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Heroes Honored in The Star Exhibit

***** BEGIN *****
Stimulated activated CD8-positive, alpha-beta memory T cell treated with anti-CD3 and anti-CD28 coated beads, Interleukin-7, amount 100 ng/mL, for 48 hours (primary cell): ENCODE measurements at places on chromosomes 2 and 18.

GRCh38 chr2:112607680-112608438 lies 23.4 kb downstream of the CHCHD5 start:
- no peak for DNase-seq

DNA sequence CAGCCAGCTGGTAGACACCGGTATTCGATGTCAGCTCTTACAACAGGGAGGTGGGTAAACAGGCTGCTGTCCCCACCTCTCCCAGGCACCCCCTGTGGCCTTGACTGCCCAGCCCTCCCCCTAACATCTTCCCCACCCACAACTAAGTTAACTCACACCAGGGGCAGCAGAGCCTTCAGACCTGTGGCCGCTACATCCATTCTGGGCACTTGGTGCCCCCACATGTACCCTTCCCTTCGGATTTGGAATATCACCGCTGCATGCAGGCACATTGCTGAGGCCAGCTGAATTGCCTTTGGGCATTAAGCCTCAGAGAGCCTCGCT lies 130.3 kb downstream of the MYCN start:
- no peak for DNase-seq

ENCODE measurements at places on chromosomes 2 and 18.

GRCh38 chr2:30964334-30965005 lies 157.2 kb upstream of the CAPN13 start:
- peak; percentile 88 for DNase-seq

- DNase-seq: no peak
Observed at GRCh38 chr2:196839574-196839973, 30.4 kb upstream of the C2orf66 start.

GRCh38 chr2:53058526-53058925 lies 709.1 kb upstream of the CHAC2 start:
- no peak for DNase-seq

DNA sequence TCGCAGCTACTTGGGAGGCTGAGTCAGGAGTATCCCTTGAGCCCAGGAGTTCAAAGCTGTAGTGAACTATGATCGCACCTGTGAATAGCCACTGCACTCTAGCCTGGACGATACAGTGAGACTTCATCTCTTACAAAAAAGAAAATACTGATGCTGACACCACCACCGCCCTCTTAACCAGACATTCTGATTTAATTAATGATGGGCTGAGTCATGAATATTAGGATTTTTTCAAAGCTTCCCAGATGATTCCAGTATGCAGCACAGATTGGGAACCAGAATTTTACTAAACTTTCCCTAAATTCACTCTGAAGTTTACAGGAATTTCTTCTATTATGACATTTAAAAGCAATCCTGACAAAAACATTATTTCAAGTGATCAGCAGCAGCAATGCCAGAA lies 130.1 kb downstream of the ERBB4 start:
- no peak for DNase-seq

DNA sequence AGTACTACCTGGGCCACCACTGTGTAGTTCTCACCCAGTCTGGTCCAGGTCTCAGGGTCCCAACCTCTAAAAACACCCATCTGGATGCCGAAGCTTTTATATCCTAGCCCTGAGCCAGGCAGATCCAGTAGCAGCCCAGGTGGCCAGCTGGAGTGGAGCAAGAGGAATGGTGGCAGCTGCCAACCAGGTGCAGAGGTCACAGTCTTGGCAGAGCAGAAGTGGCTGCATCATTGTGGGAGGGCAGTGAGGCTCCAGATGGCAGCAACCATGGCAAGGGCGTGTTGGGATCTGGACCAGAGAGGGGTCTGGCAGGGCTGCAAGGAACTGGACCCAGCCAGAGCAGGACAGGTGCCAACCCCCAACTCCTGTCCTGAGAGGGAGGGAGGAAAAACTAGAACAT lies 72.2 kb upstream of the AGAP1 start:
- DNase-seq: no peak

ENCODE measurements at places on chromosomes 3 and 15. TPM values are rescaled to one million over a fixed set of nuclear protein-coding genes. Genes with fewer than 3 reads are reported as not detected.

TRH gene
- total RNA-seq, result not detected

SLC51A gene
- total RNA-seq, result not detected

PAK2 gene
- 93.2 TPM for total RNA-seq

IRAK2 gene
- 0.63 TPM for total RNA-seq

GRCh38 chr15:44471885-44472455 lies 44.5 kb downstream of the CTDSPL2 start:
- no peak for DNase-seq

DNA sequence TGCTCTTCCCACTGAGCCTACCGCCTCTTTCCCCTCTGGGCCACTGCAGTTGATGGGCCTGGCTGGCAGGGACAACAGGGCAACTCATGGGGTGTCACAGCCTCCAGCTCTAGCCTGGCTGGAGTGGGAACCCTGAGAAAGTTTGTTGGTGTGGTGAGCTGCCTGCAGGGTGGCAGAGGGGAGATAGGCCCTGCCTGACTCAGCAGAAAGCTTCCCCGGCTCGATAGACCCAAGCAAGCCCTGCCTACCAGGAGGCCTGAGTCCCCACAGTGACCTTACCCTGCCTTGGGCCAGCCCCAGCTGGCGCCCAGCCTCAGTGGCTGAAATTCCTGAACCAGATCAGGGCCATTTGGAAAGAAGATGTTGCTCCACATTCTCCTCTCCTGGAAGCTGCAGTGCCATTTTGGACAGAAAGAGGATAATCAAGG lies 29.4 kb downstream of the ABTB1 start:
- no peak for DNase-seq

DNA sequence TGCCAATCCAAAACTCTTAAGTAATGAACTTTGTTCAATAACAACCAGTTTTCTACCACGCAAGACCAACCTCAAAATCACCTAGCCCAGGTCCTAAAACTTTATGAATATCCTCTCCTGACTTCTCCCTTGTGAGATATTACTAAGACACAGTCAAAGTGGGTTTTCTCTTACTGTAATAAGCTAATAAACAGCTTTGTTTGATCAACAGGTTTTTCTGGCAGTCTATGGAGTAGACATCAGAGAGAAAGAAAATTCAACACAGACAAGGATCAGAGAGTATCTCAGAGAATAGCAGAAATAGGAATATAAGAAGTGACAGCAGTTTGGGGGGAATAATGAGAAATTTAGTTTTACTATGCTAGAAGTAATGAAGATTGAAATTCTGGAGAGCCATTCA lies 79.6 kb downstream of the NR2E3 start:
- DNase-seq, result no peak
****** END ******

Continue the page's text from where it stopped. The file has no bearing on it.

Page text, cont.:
Sergt. Maurice G. (Pat) Cecchini (center), hero of the North African and Mediterranean campaigns, is shown with Newman Sudduth, Star staff artist, at the Stage Door Canteen, where 22 portraits in Mr. Sudduth’s “Heroes of the Washington Area” series went on display last night. With Sergt. Cecchini is his brother Harry, boatswain second class in the Coast Guard. Mr. Sudduth presents a copy of his portrait of Lt. Col. James Patrick Sinnott Devereux, Wake Island hero and now a Japanese prisoner, to members of the family of Joseph S. Dev ereux, brother of the hero. Left to right. Mrs. Devereux, Mr. Sudduth, Ann Rogers Devereux, 15; Helen Devereux, 18; Virginia Devereux, 10; Mr. Devereux, Patricia Devereux, 9; Agnes Kemp Devereux, 13, and Sibyl Devereux, 11. —Star Staff Photos. Three of Washington’s most out standing heroes were honored last night—one of them in person—as ‘ the special exhibit of 22 drawings! by Newman Sudduth, Star staff artist, was opened formally at the Stage Door Canteen. The drawings: are part of a series on “Heroes of the Washington Area” now running in The Sunday Star. The men to whom tribute was paid1 last night are Lt. Col. James Pat rick Sinnott Devereux, Lt. Comdr.1 Bruce McCandlgss and Sergt. Maurice G. Cecchini. Eight, mem bers of the Devereux family ap peared to accept the applause of the enlisted men and Canteen hostesses in the name of the gallant marine officer, now a Japanese prisoner in Shanghai, who for 16 days com manded the heroic garrison on Wake Island against overwhelming Jap anese forces. Relatives of Comdr. McCandless were unable to attend the cere monies. The naval officer won the Congressional Medal of Honor in one of the most stirring chapters in this war when, on November 13, 1942, he assumed command of the cruiser San Francisco off Savo Island after his senior officers had been killed. Surprise of the Evening. Surprise of the evening was the appearance of Sergt. Cecchini. The reading of the citations of all three heroes had been completed when Sergt. Cecchini walked in flanked by five of his brothers—three of them also in uniform. The dancing and entertainment program was in terrupted as Howard P. Bailey, as sistant to the managing editor of The Star, introduced the Cecchini family. Sergt. Cecchini recently returned from the Mediterranean war zone where he had been in combat as an engineer-gunner on a Flying For tress since the British and Ameri cans first began pushing Rommel back from the Egyptian border. He had served throughout the North African campaign, was among the first to fly over Messina and Palermo in Sicily, helped bomb Italian cities including Naples and flew on mis sions over Greece. “You’ve been kept pretty busy,” Mr. Bailey commented. “Oh. I saw a little action,” Sergt. Cecchini said. "Nothing much.” .300 Honrs of Combat. The “nothing much.” the sergeant Admitted, included more than 300 hours of combat flying. His plane,; he said, had seven enemy aircraft to its credit. A chronic illness, con tracted on the African desert, finally forced him out of the Arrr.v under a medical discharge, and he arrived at his home, 1644 Gales street N.E., in time for Christmas. With him last night were his brothers, Harry, boatswain, second class, at the Coast Guard station in Portsmouth. Va.; Jerome, store keeper in the Navy at Annapolis; Daniel, a corporal in the air forces row training at a North Carolina b"se; Leo. a taxi driver, and Tony, who is employed at the Government Printing Office. Sergt. Cecchinl holds the Distin guished Flying Cross and an Air Medal with oak leaf cluster. As Pat Cccchini, he was well known to local r'orts fans as an amateur boxer and winner of the Golden Gloves feather Vvci'ht title back in 1936. Devereux Family on Hand. Joseph S. Devereux, brother of Col. Devereux. and Mrs. Dever eux arrived with their six daugh ters, Helen, 18; Ann Rogers, 15; Agnes Kemp, 13; Sybil, 11; Vir ginia, 10, ana Patricia, 9. Two sons are ir. the service—Sergt. John Ryan Devereux, 3d, who has been in the South Pacific with the 3d Marine Raider Battalion for 22 months, and Joseph S. Devereux, jr„ now training as a naval pilot at Amherst College in Massachusetts—and a third son, Kemp, 17, is a student at Georgetown Prep School. Mr. Devereux commended Mr. Sudduth for the lifelike portrait he had drawn of the Wake Island hero > A copy of the drawing was presented to Helen Devereux by Mr. Bailey as : a gift for her 19th birthday on jan- i uary 12. i A letter and post card received by i Col. Devereux's son, Patrick, 10. in ; Burlingame, Calif., a few days ago indicated that the marine hero I at least had received word of his 1 ■ 1 ■■ ——tib^, :...... For the first time in two years, Patrick Devereux, 10, re ceived word from his father, Col. Devereux, a few days ago. The boy, who lives in Burlingame, Calif., with his grandmother, points to Shanghai, where his father is a prisoner.—A. P. Photo. From: Major J. V. S. DevereuX, USMO Barracks No. 0, Room No. c-l. _ Slionqhoi Wor-|.ri*onep’» Camp. April 27, 1943. mBHW To. Ur. Patrick Devereux -- o/o colonel J. P. Welch QMC., U. S. Army Governor's Island, New York. Dear Paddy: Our loss must have Indeed been a shock to you; It was to me We both loved her so nwch. I only wish that I could be with you but you are Indeed fortunate to haTe your grand-parents to watch over you. I made a broadcast recording to you last fall. Do hope you reoelvea it In view or tne fact tnat tnis is my first letter to you. Impossible to write more often. In your motner's letter she said you were doing well In churcn and school. Keep up the good work. You will rind both eitremely necessary in later Ufa. blnce I can't do it, will you please ask your grandnother to have you given swimming and riding lessons, i do not care how well you are eble to perform when 1 return but x do want you to like riding. iou will hnva to help me school horses when we get our farm. Speaking of Taming, i am leamii« quite a bit about It. We have text books A>*[ practical experience plus lots of advice. Your mother wrote mat you were "throwing your welrjit around" the post on account of the wake Island Marines. They did quite well and l am proud of them but remember that It Just so happened that we were there. Anyone else would have done the same. You must remember that the work done behind the llnee is often more vital than that at the front. You can see from the enoloaed picture which was taken this winter that i an well as are most of us. uf course we would like home and If an exchange Is made," we should be among I . .jPJe8fe wr^te as often as possible. My only letters were dated last June. 1 suppose you were able to be with vour cousin* ior e wane last stunner and imagine that you will get to Chew Chase this coming summer, as 1 have written before, 1 would 11^: you to visit any of your oouslns whenever it is possible ee sure and write everyone saying you hnve he*- rd from me and give them my love. lour nflect! ">nnta_father. This is the letter sent by Col. Devereux from a Shanghai prison camp to his son Patrick. Col. Devereux’s wife died a few months after he was captured. —A. P. Wirephoto. wife's death a few months after he was captured. The Navy Cross which was award ed to Col. Devereux cited him for ‘distinguished and heroic conduct n the line of his profession in the iefense of Wake Island, December 1 to 22, 1941.” Col. Devereux also •eceived the Marine Corps League Wedal as the outstanding Marine of 941. Joseph Devereux, an engineer with he Federal Works Agency, lives with lis family at 1 West Bradley lane, Uhevy Chase, Md. The citation accompanying Comdr. tfcCandless’ Medal of Honor praised he officer for his "superb initiative” n taking command of his ship and ittacking enemy vessels after his enior officers had been killed. Heroes to be honored at the Can een tonight are Capt. Albert W. Mffenvach, bombardier on a Flying1 Fortress in attacks on European tar gets, and holder of the Distinguished Flying Cross, and Rear Admiral Norman Scott, who won the Con gressional Medal of Honor for his courageous leadership in the Battle of Savo Island. Admiral Scott went down with his flagship in the en gagement. Others in. the series will be hon ored on following nights. Mr. Sudduth's drawings are a fea ture of the exhibit which will be on display at the Canteen until Jan uary 12. Other exhibits include drawings and paintings done by visiting artists of servicemen at the Canteen. The public is welcome to view the display daily except Sun day from 2 to 4 p.m. A Visitors will be asked to donate $1 each to be used for the purchase of food for the Canteen. WASHINGTON NEWS WASHINGTON, D. C.. SOCIETY AND GENERAL DECEMBER 30, 1943. * School Board to Seek 30 Pet. Cut in Cost Of Nursery Direction Expected to Consider Economy Proposals Next Wednesday The Board of Education next Wednesday is expected to consider the first of many changes proposed by the Nursery School Advisory Committee to cut the administra tive cost of public nursery schools by at least 30 per cent. The schools, heretofore adminis tered by a separate office under the Commissioners, were placed under control of the board yesterday. Although plans for cutting costs will not be officially revealed until the board meeting Wednesday, it is un derstood they include abolition of the present plan allowing an admin istrator for the care of children over 5 years of age and one for those under 5. An administrator for all phases of the day-care program is expected to be provided for both white and col ored schools, and the position of central administrator to procure equipment and handle financial ac counts is expected to be retained. Miss Dorothy D. Pearse has been serving in this capacity under the Commissioners. The “foster day program,” counsel ing and placing service maintained for mothers of children under 2 years of age, will not be placed under control of the Board of Education, due to legal complication. Instead, it will be continued as a separate service, supported 13 by the Com munity War Fund, under the ad ministration of the Committee on Services to Children of Working Mothers. For the 250 children so far reg istered in the day care program the change in administration will make little difference. They still will at tend the nursery school in the same location, get a hot lunch at noon and be supervised by trained per sonnel. For those expected to register later, however, the new system will be much more convenient. Now each child can register, at the cen ter he expects to attend. Removal of offices of the nursery school program to the Franklin School Building and centralizing control under Supt. of School Hay cock is expected to speed up open ing of 10 more centers, which were to have been opened last summer. The administrative system, it was explained, has been one of the major reasons for the slow progress made so far—only 11 centers opened in seven months’ operation. Another administrative saving be ing considered, it was learned, is abolition of separate positions of nutritionist and nurse for the nursery schools, with their duties to be performed by experts already employed by the school system. The program still will be paid for en tirely, however, from Lanham Act funds from the Federal Works Agency. 3 New Major Laws Effective Saturday By the Associated Press. ANNAPOLIS, Dec. 30.—Three new State laws of major impor tance will become effective in Mary land Saturday. All were enacted by the 1943 Leg islature and while two of them technically became effective on June 1—the effective date of most As sembly acts—their provisions do not become operative until the begin ning of 1944, Legislative authorities said there were probably other acts of lesser importance taking effect Saturday, but that there were Just three of general importance: The forest conservancy act, the continuous as sessment act and the uniform tax sales plan. The Forest Conservancy Act, sub ject 6f a current conference of State forestry officials in Baltimore, provides for the licensing and con trol of the cutting and production of timber and related products. The act itself has been implemented by a series of regulations promulgated by the State Board of Forests and Parks and having the force of law. The new tax sales law provides a uniform procedure throughout the 23 counties, replacing a series of varrying local laws. Second Year of Rationing To Be Observed Wednesday Fair Share Day will be celebrated Wednesday to commemorate the second anniversary of rationing and the services of 100,000 volunteers on ration boards throughout the country. About 639 volunteers, for example, have been working at local boards, the District Commissioners said in announcing the observance. Nearly all of them have put in more than 100 hours. “This second birthday is a fitting occasion on which to recognize the service of volunteers who are guard ing us against the ravages of war time scarcity and inflation, and protecting our opportunities to ob tain a fair share at a fair price,” the Commissioners said. War Service Award Certificates are to be given to District volun teers at ceremonies later. Colton Named to Lead Division of Red Cross Drive Barnum L. Colton, vice president of the National Savings & Trust Co. of Washington, has been ap pointed chairman of the city divi sion of the Metropolitan Area 1944 Red Cross War Fund, it was an nounced yesterday by Lloyd C. Wil son, general campaign chairman. Mr. Colton served the Red Cross in the same capacity during the 1943 drive. The 1944 War Fund, which will be conducted in March, will ask the people of America for $200,000,000 with Which to finance Red Cross activities for the armed forces at home and abroad, in addition to normal Red Cross functions. The district quota has not been an nounced. Last year, with a quota of $1,555, 000, the District raised more than $1,800,000. Child Critically Hurt In Second-Story Fall While 'Playing War' Plunges Through Window While Staging 'Battle' With Christmas Gifts Christmas was a red-letter day in the life of 7-year-old Stewart Rae, for on that day he received the present he had been begging his parents to buy him—a group of toy planes and ships. Since then Stewart had been staging his own mock war, with zooming fighter planes, destroyers, bat tleships and sub marines. His fa vorite place to play was on a trunk at the sec ond-story play Stewmrt E»». room Window Of his home at 453 I street N.W. Perhaps he became too enthusias tic as he clambered onto the trunk for a more realistic portrayal of aerial warfare. Whatever happened, he lost his balance yesterday and fell against the screened window. The screen gave way and Stewart plunged 20 feet to the brick pave ment below. When found by his mother, Mrs. Glover Rae, he was still clutching a toy plane. Emergency Hospital doctors re port Stewart is in a critical condi tion, with a skull fracture and in juries to his right arm, leg and side. There's an ironic footnote to the story. When his parents returned home last night from the hospital, they left in their car a small bundle containing the boy’s clothes. The bundle was gone this morning. A thief had forced open the door dur ing the night and removed the package. Planners Oppose Rezoning Petitions The Maryland-National Capital Park and Planning Commission yes terday adopted resolutions recom mending that the District Zoning Council, which meets today, deny five petitions asking reclassification of land in the western suburban area of Montgomery County and ap prove two applications for rezoning in the eastern suburban area. The resolution referring to two petitions of Morrison Bros, ask ing the reclassification of residen tial A property to residential C and commercial D zones, points out that parcels covered by both petitions are located at the present entrance gateway pillars to the community of Edgemoor as entered by way of Edgemoor lane from Wisconsin ave nue. In asking for denial of the peti tions the commission states that these parcels are in buffer or transi tion areas and their ultimate land use deserves and requires careful study of a community-wide nature. A petition of Charles F. Miller for reclassification from residential A to commercial D of property facing Edgemoor w’as also recommended for denial for the same reason. In the resolution requesting de nial of another petition of Mr. Mil ler's asking for rezoning from resi dential A to commercial D of a large tract of property south of Bradley boulevard, the commission states that the possible effects of the rezoning in this location are too great to permit indorsement of the rezoning until the master plan for the section can be studied and adopted. The group also recommended de nial of the application of Charles S. and Mary Moore for reclassifica tion from residential A to commer cial D zone of property on the north side of Walsh street, Chevy Chase. Applications recommended for approval include that of Blair Man agement Corp., for rezoning to in dustrial E, land on the northeast side of East-West highway in Sil ver Spring and of Mr. and Mrs. Marshall Lehman for reclassifica tion to industrial of property near Linden. Mid-City Wardens Plan Gas Identification Drill Harmless gases with the same odors as poison gases will be used in the regular Monday night drill of the Mid-City air-raid wardens. The public will not participate in the alert, which will be between 8 and 9 p.m.. John L. C. Sullivan, deputy air-raid warden of the area, said, nor will the P street theater crowds be exposed to the gas. Gases will be discharged from insect spray-guns at various posts to permit practice in identification of the different types. “The gas is very expensive,” Mr. Sullivan said, “so we cannot use much. I doubt if the public will get a whiff of it.” AFTER ROBBERY ARRAIGNMENT—These three men were said by police today to have been arrested as they worked on a safe in the Lord Baltimore service station at 2500 Pennsyl vania avenue S.E. They are shown being led to jail after being arraigned before United States Commissioner Needham C. Turn age. They are John F. Mockabee, 23 (front), who has his face covered; Elmer H. Day, 25 (center), and Joseph G. Isenberg, 22, hatless. —Star Staff Photo. Discarded Yule Trees At City Dump Offered For Use as Firewood House Member's Letter Condemning Burning Suggested Plan Burning of unused Christmas trees in the District was condemned by Representative Hagen, Parmer Labor. Minnesota, in a letter today to William A. Xanten, head of the city’s refuse division. Mr. Hagen, after reading in The Star that some 60,000 trees would be disposed of within the next week or 10 days at the city dump, suggested that they be made available to the public for firewood. He said persons interested could trim the branches and cut the trunks into the proper size to fit their fireplaces and stoves. The branches could be left at the dump. “In normal times this would be inconsequential,” Mr. Hagen said, “but in view of the fuel shortage and scarcity of wood I believe the public could help itself and help the war effort by using those trees for firewood. Several hundred trees would supply a family with enough wood for the winter.” Mr. Hagen pointed out that the wood shortage is so acute in his home State it is being imported, rather than exported. Christmas ; trees would make excellent burning wood after being dried out in homes during the holiday period, he added. Mr. Xanten said he anticipated such a request and said the public was welcome to all the trees it de sired. No more trees will be de stroyed until Saturday or Monday he said, and, in the meantime, anv ■ body caring to trim the trees for firewood are welcome to all they can handle. Mr. Xanten pointed out that trees still lying around on market and neighborhood lots undoubtedly would be given to anybody asking for them. First Negro Parachute Unit To Be Activated Soon The Army's first Negro parachute unit, designated as the 555th Para chute Infantry Company, will be ac tivated soon at Fort Benning. Ga„ the War Department announced to day. Brig. Gen. Leo Donovan, com mander of the air-borne command, has been authorized to select volun teers for an enlisted cadre from the 92d Infantry’ Division at Fort Huachuca, Ariz. After the first month's training at the Fort Benning Parachute School, those qualifying will be as signed to their unit and will receive $50 monthly additional pay. Other new parachute units are in process of formation, the depart ment said, and applications for that duty still are being accepted. The War Department emphasized that parachute units have been used successfully in combat in North Af rica. Sicily. Italy and the South west Pacific. F. S. Walker Renamed To District Wage Board Fred S. Walker, labor's representa tive on the D. C. Minimum Wage Board, has been reappointed by the Commissioners to his second three year term. The new term begins Saturday. Mr. Walker is a member of Co lumbia Typographical Union. No. 101, and for 11 years was its secretary treasurer. He also is a delegate to the Central Labor Union and man ager of its official organ, Trades Unionist. Unofficial Discharge Buttons On Sale; Army Investigating The discharge lapel button—rec ognition by the armed forces of honorable service—now is being sported on veterans’ coats in three different versions and the Army is investigating. Here's the situation, as uncovered Dy a Star reporter who started out with a veteran’s honorable discharge papers to get the lapel button: The winged insignia is issued free by the armed forces. At least one District store is sell ing almost exact duplicates of the ones issued free except that the ones on sale are pressed into shape somewhat differently. These sell for 35 cents. At least three D street stores spe cializing in military supplies are selling a completely different ver sion—a shiny type with the winged eagle haphazardly defined. These sell for 35 cents, too. Kow the items got on the market isn’t quite clear. An Army official suggested a manufacturer under contract to the Philadelphia Quar termaster Depot might have de cided to sell the imperfect ones re jected by the Army. The smaller ones clearly are the work of some other firm. Both the Army War College, where discharged soldiers can get their buttons free, and the stores require veterans to show their hon orable discharge papers. But here's the difference: The Army stamps the discharge papers—“one lapel button issued .. A record is also kept of the trans action. Some stores take down the veteran’s name, address and serial number. Others just glance at the discharge papers and make the sale. None of the stores stamp the dis charge papers. For those who want what the armed forces intended them to get, the Army outlets are the War Col lege and Fcrt Myer, Va. Navy vet erans can get their lapel buttons at naval training stations, hospitals or receiving stations or by writing to the Bureau of Naval Personnel, in closing the original discharge papers or, in the case of officers, the orig inal and one certified copy of the orders placing them on inactive duty. Marines apply to the office of the Marine Corps commandant and coast guardsmen to the nearest dis- i trlct Coast Guard office. Police Capture Three Suspects in Act Of Cracking Safe Three Other Robberies Laid to Trio; Grocery Store Burglary Foiled Arrest of five men, three of whom were surprised last night while working on a filling station safe, and two others suspected of robbing a grocery, was disclosed today by police. The arrests resulted in the solu tion of three previous robberies, ac cording to police, who said they are questioning the men about other recent crimes. Police said they caught three of the men after a passerby notified police that safe crackers were at work in the Lord Baltimore service station at 2500 Pennsylvania avenue S.E. Five policemen from the eleventh precinct encircled the sta tion and advanced with drawn guns. prisoners Listed. Police listed their prisoners in the case as Elmer H. Day. 25. of the 600 block of I street S.E.; John F. Mock abee, 23. of the 700 block of Ninth street S.E., and Joseph G. Isenberg, 22, of the 1200 block of Eleventh street S.E.. all unemployed. Police said Isenberg was paroled recently from Lorton Reformatory, where he had served a sentence for house breaking. According to police, the trio ad mitted taking five quarts of whisky from Miller's Furniture Store, Eighth street and Pennsylvania ave nue S.E., earlier in the evening be fore they entered the filling station. When arraigned before United States Commissioner Needham C. Turnage today, the trio pleaded not guilty to a charge of housebreaking. They were held under $10,000 bond, and their case continued until Jan uary 17. Two Other Arrests* The other arrests were made when officers in a scout car became suspi cious of an automobile circling a grocery at 2901 Minnesota avenue S.E. They said the driver of the car was taken into custody, along with another man who was in the store. Police listed them as John A. Stea. 28. of the 300 block of H street N.E.. and Jack R. Griffith. 32. of the 400 block of Thirty-second street S.E. Arraigned before Commissioner Turnage today. Stea was held under $500 bond on a charge of house breaking. while Griffith was released. Mrs. Mary Darneille Dies After Illness Mrs. Mary Canby Darneille. 72, widow’ of Hopewell Hebb Darneille, former assessor of the District, died today at the home of her daughter. Mrs. Eliza D Wood, 2959 Upton street N.W.. after a long illness. Funeral services will be held at 2 p.m. Saturday at Mrs. Wood’s home, with the Rev. H Hatch Sterrett, rector of All Souls’ Episcopal Church, officiating. Burial will be in the family plot in Rock Creek Cemetery. Born in old Bladensburg, Md., Mrs. Darneille was the daughter of the late Beniamin Lowndes and Eliza Canbv Jackson. She was a lifelong resident of nearby Mary land and the District. She was edu cated in private schools of the Dis trict. Her husband died in 1913. Mrs. Darneille was a member of All Souls’ Episcopal Church. Surviving besides Mrs. Wood are three sons, Lt. Howell H.. jr„ U. S. N. R.: Rodney G. of Washington and Lt. Bladen Jackson Darneille. U. S. N. R„ who was president of the Silver Spring National Bank be fore entering the service: a brother, Een.iamin Lowndes Jackson of Washington, five granddaughters, one grandson and one great-grand son. Green Appointed Aqain To Head War Bond Drive Reappointment of Richard P. Green, president of the Farmers’ Banhinr & Trust Co. of Rockville, as chairman if the fourth Mont gomery County War Loan Drive, drive. was announced today by Holmes D. Baker, Frederick. Md., regional chairman of the fourth War Loan Drive. The new drive. Chairman Green said, will start officially January 18. The county’s third War Loan drive quota was $2,375,000, and Mr. Green expects the new one to be approxi mately the same. Mr. Green emphasized that begin ning Saturday, persons who pur chased their full allotment of $5,000 in "E” bonds during 1943. will be eligible to purchase their full 1944 allotment. Mr. Green said that a 2</a per cent bond maturing in 1970, a 2Y* per cent bond maturing in 1959 and a one-year % per cent certificate of indebtedness will also be offered during the drive. All banks in the county will again accept subscriptions for bonds and series E bonds will also be on sale at theaters, building associations and post offices. Steuart Firm Official Denies Compulsion in Selling to Government Applications Treated As Ordinary Orders, Manager Declares Curtis S. Steuart, secretary and general manager of L. P. Steuart & Bro., Inc., fuel oil dealers, declared “unessential” by the District OPA, today denied reports his firm had been under compulsion to supply bunker oil for Government buildings which faced an emergency this week when the contract supplier fell down on deliveries. He pointed out, however, that had the OPA order barring his firm from accepting new customers, which is now being appealed, been in effect, the Steuart company would have been unable to take on the Govern ment as a new customer and send oil to Gallinger Hospital, the United States Naval Hospital at Bethesda. the Naval Torpedo Station and other Government buildings. Meanwhile, Lester Scott, direct* of the fuel oil division of the Mer chants' and Manufacturers Associa tion reported that a survey of local dealers had shown that supplies of household oil in this area are adequate to redeem all valid cou pons. Compulsion Denied. * “Some one is trying to Imply that we were directed to supply oil from our reserves to the Govern ment and that is not the truth," Mr. Steuart said. "The petroleum administrator for war's directive 59 compels exchange of oil between refiners and suppliers during the emergency. I'm a dealer, not a supplier. "The PAW didn’t even know we were delivering oil to the Govem , ment until they read about it in the paper and no Government agency ever suggested that we might be j forced to give them oil. We will (take care of anybody that needs fuel oil. The Government just called us j up like any other customer might and we were glad to be able to sup ply them. We kept a man on until 1 a m. both Tuesday and Wednesday nights to help them out in loading 1 their trucks.” Mr. Steuart said that his com pany's deliveries to the Government i ended this morning, when the ! Standard Oil Co. of New Jersey, which has had the Government con | tract this winter, secured more sup plies. The Steuart company was the I supplier during the previous year. Discussing the household fuel oil ! supply situation. Mr. Scott said stocks were flowing into the District ! much more abundantly and regu ; larly than they were at this time last year. He pointed out, however, that many consumers were apparently | burning oil at a rate faster than j allowed by their allocations. Even i though such persons may be able to ; exchange coupons for later periods so | that they may obtain oil immedi ; ately. they will reach the end of their season's allotm-nt before the cold | weather is over. No Cause for Concern.” Mr. Scott said he had communi cated yesterday with the Supply and Distribution Committees in Balti more and New York City and that both reported there was "no imme diate cause for concern.” Icy road conditions on Christmas Day,' made transportation difficult and threw some deliveries off schedule, how ever, he said. The city's supply of heavy indus trial oil, Mr. Scott reported, was considered good earlier in the sea son. Heavy drains by the Army and Navy, however, produced a shortage in this supply. He said he did not believe the condition was serious, but that some dealers were likely to be short of heavy oil from time to time. Most acute along the Atlantic seaboard, he said, was the shortage of kerosene. This was caused largely by curtailed production of this type of fuel, since the oil for I merly usjpd for kerosene is being directed into the refining of 100 octane gasoline, he said. Mr. Scott expected the number of cold homes in this area to in crease from now' until next Thurs day, when period 3 coupons become valid. No 1 coupons expire at mid night next Wednesday and No. 2 coupons will remain valid through February 7. Consumers with illness in the ! family and those completely out of oil may apply to their boards for the" -' exchange of future coupons for cur* rently valid ones. Additional allo cations of oil. however, are granted only in extraordinary cases. Meeting Postponed John B. Dickman, sr.. president of the National Association of Re tired Federal Employes, announced today that a meeting scheduled for Saturday has been postponed to February 5. Daily Rationing Reminders^, Canned and Frozen Foods. Etc.— Book No. 4, green stamps D, E and F valid through January 20. Meats, Fats, Etc. — Book No. 3, stamps L, M, N, P and Q valid through January 1. Stamp R good through January 29. Stamp No. l, in Book 4, good for five points in pork through Janu ary 1. Sugar—Stamp 29 in Book No. 4 good for 5 pounds through January 15, Shoes—Stamp No. 18 in Book No. 1 and stamp 1 on the “airplane’1 sheet of Book No. 3 valid now for an indefinite period. Gasoline—No. 8 A coupons good for 3 gallons each until February 8. B and C coupons good for 2 gal lons each. B-2 and C-2 coupons in books issued after December 1 are good for 5 gallons each. Tire Inspection Deadlines—For A coupon holders, March 31. ■ Fuel Oil—Period No. 1 coupons, good for 10 gallons a unit, valid now, expire January 3. Period No. 2 coupons, valid now, expire Febru ary 8. Period No. 3 coupons be come valid January 4, remain valid through March 14. According to the District OPA, consumers in this area should not have used more than 33 per cent of their total yearly fuel oil ration as of December 27.